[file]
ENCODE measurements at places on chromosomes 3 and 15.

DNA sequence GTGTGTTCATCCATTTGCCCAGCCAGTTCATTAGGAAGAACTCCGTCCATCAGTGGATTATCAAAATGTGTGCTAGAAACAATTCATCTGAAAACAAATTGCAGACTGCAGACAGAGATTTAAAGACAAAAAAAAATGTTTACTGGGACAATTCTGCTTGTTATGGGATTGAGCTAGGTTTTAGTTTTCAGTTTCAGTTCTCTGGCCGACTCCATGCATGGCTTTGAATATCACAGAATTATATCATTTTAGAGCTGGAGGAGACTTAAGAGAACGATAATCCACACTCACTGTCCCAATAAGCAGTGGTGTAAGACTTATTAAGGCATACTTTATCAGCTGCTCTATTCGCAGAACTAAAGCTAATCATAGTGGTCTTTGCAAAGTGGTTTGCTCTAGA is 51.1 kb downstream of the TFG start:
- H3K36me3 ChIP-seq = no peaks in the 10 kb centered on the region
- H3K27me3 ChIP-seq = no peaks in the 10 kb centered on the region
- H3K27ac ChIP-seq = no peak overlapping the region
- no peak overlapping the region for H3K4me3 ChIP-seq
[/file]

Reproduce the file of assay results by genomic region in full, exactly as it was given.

ENCODE measurements at places on chromosomes 3 and 15.

DNA sequence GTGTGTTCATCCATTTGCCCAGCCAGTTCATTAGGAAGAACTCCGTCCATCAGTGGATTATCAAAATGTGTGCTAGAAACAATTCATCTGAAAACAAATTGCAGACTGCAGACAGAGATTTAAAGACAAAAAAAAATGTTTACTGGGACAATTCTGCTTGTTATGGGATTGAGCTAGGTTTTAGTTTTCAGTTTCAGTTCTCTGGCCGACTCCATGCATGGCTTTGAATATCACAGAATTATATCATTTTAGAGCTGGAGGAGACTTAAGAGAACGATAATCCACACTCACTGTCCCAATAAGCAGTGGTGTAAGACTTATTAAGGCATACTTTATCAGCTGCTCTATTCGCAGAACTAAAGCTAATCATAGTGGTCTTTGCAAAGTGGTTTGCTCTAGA is 51.1 kb downstream of the TFG start:
- H3K36me3 ChIP-seq = no peaks in the 10 kb centered on the region
- H3K27me3 ChIP-seq = no peaks in the 10 kb centered on the region
- H3K27ac ChIP-seq = no peak overlapping the region
- no peak overlapping the region for H3K4me3 ChIP-seq